WASHINGTON — The EPA is pursuing rule changes that experts say would weaken the way radiation exposure is regulated, turning to scientific outliers who argue that a bit of radiation damage is actually good for you — like a little bit of sunlight.
The government’s current, decades-old guidance says that any exposure to harmful radiation is a cancer risk. And critics say the proposed change could lead to higher levels of exposure for workers at nuclear installations and oil and gas drilling sites, medical workers doing X-rays and CT scans, people living next to Superfund sites and any members of the public who one day might find themselves exposed to a radiation release.
The Trump administration already has targeted a range of other regulations on toxins and pollutants, including coal power plant emissions and car exhaust, that it sees as costly and burdensome for businesses. Supporters of the EPA’s proposal argue the government’s current model that there is no safe level of radiation — the so-called linear no-threshold model — forces unnecessary spending for handling exposure in accidents, at nuclear plants, in medical centers and at other sites.
Radiation Hormesis: The Good, the Bad, and the Ugly
Dose Response. 2006; 4(3): 169–190.
Over 3,000 scientific research papers show that low dose irradiation is stimulatory and/or beneficial in a wide variety of microbes, plants, invertebrates, and vertebrates (Luckey, 1980a, 1991, Muckerheide, 2001). Using the parameters of cancer mortality rates or mean lifespan in humans, no scientifically acceptable study was found which showed that less than 10 cGy was harmful.
When compared with non-irradiated controls, cohorts exposed to low dose irradiation show statistically significant increased physiologic functions (Luckey, 1991). Lightly irradiated rodents were more fertile than controls through several generations (increased ovulation in dams, increased number, viability and growth rates of young, and faster physical development of young) with no evidence of mutations in the young exposed in utero. Irradiated colonies were maintained in good health through 21 generations.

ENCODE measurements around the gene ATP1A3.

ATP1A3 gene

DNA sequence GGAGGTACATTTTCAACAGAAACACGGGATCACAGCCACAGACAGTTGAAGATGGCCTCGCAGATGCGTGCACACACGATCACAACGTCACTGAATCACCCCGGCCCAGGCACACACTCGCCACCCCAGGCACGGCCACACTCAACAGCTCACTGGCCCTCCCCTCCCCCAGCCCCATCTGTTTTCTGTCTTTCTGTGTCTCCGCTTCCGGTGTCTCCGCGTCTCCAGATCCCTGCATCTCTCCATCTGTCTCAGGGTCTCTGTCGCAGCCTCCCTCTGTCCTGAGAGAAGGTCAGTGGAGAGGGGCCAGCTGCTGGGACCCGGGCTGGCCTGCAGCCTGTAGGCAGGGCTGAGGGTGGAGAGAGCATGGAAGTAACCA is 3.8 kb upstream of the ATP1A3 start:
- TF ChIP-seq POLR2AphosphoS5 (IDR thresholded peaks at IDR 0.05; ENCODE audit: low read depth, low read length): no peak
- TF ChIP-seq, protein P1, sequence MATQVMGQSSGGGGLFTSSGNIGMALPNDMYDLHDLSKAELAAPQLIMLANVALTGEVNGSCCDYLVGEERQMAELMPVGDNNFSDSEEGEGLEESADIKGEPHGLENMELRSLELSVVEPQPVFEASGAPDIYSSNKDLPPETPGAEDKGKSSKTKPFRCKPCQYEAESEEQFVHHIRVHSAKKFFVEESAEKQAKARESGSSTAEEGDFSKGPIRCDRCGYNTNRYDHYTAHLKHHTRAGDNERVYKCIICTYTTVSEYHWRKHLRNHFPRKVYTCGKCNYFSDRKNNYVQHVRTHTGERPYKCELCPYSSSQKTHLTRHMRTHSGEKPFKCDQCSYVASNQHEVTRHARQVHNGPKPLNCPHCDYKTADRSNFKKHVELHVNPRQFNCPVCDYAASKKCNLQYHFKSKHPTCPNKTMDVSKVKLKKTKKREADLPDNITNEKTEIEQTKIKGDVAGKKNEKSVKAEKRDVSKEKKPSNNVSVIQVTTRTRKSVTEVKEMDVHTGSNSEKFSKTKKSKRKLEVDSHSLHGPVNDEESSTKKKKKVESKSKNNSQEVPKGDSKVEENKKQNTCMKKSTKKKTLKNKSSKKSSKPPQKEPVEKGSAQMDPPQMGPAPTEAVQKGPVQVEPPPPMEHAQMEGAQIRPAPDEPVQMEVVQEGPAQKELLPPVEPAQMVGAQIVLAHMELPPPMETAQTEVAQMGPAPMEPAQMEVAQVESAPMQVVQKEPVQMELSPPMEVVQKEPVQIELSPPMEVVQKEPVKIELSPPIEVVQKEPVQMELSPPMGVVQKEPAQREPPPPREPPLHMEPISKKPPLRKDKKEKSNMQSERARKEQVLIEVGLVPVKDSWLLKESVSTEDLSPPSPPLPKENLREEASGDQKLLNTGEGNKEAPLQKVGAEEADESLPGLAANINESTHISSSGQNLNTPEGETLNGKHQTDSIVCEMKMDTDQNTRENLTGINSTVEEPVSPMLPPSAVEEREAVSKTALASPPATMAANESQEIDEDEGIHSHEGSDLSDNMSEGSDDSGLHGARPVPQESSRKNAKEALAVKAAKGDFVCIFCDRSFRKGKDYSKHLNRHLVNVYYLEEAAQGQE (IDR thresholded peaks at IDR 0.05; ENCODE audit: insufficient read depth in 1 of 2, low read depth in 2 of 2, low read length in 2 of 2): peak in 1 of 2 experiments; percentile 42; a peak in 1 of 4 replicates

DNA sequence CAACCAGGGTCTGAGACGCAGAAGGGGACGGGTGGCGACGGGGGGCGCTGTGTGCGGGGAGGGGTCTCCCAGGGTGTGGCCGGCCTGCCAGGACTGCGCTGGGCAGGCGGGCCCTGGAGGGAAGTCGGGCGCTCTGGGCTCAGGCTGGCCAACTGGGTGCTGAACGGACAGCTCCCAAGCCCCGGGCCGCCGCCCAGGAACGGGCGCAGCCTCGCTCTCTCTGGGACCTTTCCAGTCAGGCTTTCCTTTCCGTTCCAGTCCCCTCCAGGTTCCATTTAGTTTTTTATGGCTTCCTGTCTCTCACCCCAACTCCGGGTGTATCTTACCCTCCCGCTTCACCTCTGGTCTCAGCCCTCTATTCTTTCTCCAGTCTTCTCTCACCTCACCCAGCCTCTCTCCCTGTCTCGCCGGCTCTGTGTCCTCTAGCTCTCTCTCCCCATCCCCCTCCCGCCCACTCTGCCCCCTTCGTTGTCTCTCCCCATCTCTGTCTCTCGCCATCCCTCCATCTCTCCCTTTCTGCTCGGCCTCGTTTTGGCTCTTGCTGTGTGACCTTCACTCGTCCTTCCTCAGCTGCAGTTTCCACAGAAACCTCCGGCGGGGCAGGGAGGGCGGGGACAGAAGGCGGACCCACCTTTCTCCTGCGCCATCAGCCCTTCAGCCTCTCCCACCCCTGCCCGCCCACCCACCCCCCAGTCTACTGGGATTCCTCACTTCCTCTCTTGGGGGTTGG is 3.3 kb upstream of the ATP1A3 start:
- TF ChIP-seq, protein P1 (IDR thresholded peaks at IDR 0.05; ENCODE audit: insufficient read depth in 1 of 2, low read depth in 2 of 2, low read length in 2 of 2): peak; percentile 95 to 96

Kaplan (Kaplan, 1949) successfully treated sterility in women with low dose irradiation (about 90 cGy of X rays to the ovary in three weeks). Three generations showed no adverse effects. There was no evidence of genetic damage from 351 pregnancies in 644 irradiated women, “… the incidence of genetic damage to the children and grandchildren of this group is less than that in the normal population.”
Low dose irradiation activates the immune system in several ways: faster wound healing, and increased resistance to toxins, infections, and tumor cell injections (Luckey, 1991). Lightly irradiated animals survived doses of radiation which killed all unexposed controls. Lymphocyte production was increased by low dose irradiation. The search and destroy function of lymphocytes is facilitated by destruction of the radiation sensitive T repressor cells; this allows other T cells to be more efficient (Hellstrom and Hellstrom, 1979). When compared with strict controls, cancer mortality rates were significantly decreased (almost 50%) in accidentally irradiated nuclear workers (Luckey, 1991, 1997a).
Low dose irradiation produced statistically significant increased average lifespan of laboratory animals and humans (Luckey, 1991, Ina and Sakai, 2004). Japanese bomb survivors exposed to low dose irradiation have statistically significantly longer average lifespan than those of control populations (Mine, 1991). When compared with the control population, the risk of non-cancer deaths in 22,777 Japanese atom bomb survivors increased only when the dose exceeded 155 cGy (Shimizu, et al. 1992, Pierce and Preston, 2001).
Will the new threshold be safe for pregnant women who work in these fields? How will radiation affect reproductive health? Even men who are regularly exposed to low levels of radiation are more likely to have children with birth defects. How will this affect sperm count and egg health? Cancer is only one piece of the puzzle.